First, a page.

The Co-operative Women’s Guild was established in 1883 (originally named the Women’s League for the Spread of Co-operation, it changed its name in 1885). The Guild was established as a national organisation, with local branches being run in towns and cities throughout Britain. The Guild holds annual congress (the first in Edinburgh in 1883). The annual congress of 1926 took place in Newcastle at the People’s Hall, Rye Hill. The congress was attended by 757 delegates. The Guild, an auxiliary of the co-operative movement, was established to educate women in the principles of Co-operation, but also to campaign for a wide programme of reform. The 1926 Newcastle Congress urged action on a variety of issues: it protested against the government’s reduction in educational expenditure (noting that financial economies at the expense of children was against public interest); it called the Government to take action to ensure all packages of grocery, greengrocery, meat and fish were marked showing weight and price; it supported a system of family allowances to aid working-class mothers; and it called on the Government to support definite proposals for total mutual disarmament by all nations. Alongside the business of Congress, delegates were taken to visit Jesmond Dene Castle, Trinity House Museum and the Laing Art Gallery, and on an excursion to Whitely Bay. The WCG Congresses of 1913 and 1956 were also held in Newcastle.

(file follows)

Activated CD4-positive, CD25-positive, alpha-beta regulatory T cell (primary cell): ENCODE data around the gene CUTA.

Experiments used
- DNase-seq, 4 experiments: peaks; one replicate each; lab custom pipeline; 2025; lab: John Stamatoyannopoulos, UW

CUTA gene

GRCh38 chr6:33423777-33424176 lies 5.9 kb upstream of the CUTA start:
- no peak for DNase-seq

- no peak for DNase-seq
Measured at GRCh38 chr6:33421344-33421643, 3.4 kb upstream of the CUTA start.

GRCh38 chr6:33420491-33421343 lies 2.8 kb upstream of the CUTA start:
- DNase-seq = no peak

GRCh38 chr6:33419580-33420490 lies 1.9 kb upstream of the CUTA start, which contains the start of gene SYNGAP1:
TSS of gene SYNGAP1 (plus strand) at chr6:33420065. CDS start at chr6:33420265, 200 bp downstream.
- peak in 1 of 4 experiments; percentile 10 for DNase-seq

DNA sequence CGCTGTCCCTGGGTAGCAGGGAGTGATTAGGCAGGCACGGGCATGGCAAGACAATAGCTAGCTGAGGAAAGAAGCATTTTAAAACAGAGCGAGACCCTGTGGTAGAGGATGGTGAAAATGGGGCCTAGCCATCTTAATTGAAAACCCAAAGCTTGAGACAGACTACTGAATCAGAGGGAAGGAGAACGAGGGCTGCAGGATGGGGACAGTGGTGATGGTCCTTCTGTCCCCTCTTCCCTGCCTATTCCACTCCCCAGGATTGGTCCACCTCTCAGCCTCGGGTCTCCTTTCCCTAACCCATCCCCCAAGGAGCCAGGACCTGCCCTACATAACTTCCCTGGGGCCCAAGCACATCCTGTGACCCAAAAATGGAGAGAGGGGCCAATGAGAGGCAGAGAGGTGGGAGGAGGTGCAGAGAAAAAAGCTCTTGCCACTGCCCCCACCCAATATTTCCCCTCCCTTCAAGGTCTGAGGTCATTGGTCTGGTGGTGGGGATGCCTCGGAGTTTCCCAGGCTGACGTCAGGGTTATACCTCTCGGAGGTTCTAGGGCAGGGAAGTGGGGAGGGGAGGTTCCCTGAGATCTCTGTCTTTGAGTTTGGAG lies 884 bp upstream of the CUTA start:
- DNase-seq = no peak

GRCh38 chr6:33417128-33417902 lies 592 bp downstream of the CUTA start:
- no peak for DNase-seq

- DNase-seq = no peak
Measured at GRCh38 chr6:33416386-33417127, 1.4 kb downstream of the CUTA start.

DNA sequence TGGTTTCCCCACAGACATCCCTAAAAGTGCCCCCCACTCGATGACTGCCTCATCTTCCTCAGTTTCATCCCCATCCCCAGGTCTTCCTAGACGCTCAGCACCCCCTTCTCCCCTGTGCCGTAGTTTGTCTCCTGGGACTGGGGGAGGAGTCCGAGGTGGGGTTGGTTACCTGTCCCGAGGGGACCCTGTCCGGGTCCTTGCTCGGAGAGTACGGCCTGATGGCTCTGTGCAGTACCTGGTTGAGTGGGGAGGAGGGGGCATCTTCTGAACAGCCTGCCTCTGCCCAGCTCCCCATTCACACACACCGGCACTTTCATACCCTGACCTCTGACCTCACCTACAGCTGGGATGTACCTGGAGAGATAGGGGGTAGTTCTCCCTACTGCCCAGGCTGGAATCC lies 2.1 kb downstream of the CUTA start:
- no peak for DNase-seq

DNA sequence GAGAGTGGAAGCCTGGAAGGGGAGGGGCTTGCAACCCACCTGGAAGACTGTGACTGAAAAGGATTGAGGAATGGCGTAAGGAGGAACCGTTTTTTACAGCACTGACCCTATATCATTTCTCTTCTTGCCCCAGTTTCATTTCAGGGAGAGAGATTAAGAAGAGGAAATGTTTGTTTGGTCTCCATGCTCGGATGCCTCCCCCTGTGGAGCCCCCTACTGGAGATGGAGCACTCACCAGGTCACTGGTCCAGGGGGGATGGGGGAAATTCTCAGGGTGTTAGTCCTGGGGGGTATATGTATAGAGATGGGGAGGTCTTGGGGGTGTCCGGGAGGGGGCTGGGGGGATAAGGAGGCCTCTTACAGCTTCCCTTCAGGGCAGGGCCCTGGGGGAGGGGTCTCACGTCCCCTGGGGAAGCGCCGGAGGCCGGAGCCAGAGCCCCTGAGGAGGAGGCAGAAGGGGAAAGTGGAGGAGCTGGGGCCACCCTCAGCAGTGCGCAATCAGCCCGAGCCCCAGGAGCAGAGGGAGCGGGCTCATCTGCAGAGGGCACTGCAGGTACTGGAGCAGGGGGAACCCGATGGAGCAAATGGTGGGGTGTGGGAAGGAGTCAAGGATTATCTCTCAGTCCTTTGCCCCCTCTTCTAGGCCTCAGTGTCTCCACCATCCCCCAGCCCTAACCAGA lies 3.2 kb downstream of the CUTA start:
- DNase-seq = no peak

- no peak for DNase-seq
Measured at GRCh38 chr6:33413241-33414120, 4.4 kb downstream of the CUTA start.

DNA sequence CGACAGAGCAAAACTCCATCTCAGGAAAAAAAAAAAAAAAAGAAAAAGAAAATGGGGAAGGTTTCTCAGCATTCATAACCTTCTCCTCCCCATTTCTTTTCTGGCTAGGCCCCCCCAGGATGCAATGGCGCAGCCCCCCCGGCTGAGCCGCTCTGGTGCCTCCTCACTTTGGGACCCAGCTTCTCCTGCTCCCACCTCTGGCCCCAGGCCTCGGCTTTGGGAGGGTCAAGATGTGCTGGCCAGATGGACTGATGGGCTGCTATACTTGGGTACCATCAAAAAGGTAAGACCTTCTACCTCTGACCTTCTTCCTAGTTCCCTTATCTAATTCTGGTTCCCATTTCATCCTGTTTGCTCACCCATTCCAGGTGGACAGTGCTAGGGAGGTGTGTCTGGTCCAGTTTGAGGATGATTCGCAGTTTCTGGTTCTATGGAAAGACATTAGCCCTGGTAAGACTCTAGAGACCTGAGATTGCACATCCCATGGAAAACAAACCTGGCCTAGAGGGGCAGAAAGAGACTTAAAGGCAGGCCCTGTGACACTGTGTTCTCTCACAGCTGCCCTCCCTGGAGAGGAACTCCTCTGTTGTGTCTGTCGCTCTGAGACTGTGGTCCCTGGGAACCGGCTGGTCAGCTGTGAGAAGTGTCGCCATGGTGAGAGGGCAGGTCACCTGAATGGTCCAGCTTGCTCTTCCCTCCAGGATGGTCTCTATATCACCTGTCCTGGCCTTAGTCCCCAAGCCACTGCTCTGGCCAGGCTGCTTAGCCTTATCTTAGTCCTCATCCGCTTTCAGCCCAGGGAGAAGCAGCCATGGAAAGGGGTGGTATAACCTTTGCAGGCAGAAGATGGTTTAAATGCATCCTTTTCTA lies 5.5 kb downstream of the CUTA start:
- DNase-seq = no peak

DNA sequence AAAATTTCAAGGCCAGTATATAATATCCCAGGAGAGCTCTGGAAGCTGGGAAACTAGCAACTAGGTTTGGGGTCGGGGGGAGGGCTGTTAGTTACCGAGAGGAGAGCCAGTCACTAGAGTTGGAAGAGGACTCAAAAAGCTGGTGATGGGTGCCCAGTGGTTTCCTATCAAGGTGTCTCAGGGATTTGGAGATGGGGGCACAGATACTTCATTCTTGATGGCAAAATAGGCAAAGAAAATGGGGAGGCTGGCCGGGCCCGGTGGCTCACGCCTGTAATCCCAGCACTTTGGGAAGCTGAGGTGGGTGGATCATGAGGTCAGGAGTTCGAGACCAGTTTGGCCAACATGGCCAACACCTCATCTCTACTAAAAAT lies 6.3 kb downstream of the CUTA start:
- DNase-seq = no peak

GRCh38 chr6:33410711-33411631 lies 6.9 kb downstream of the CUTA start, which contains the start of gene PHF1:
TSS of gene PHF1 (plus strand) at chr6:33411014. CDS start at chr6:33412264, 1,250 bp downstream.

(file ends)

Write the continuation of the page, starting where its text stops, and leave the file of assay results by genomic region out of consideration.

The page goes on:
Barbara Blaszak, The Matriarchs of England’s Cooperative Movement: A Study in Gender Politics and Female Leadership, 1883–1921 (1999); Andrew Flinn, ‘Mothers for Peace’, co-operation, feminism and peace: the Women’s Co-operative Guild and the anti-war movement between the wars’ in Lawrence Black and Nicole Robertson (eds), Consumerism and the Co-operative Movement in Modern British History: Taking Stock (2009); Jean Gaffin and David Thoms, Caring and Sharing: the centenary history of the Women’s Co-operative Guild (1993); Margaret Llewelyn Davies, Maternity: Letters from Working Women, Collected by the Women's Co-operative Guild (reprinted,1978); Gillian Scott, Feminism, Femininity and the Politics of Working Women: The Women’s Co-operative Guild, 1880s to the Second World War (1998); Gillian Scott, ‘Workshops Fit for Homeworkers: The Women’s Co-operative Guild and Housing Reform in mid-Twentieth-Century Britain’ in E. Darling and L.Whitworth (eds), Women and the Making of Built Space in England, 1870–1950 (2007).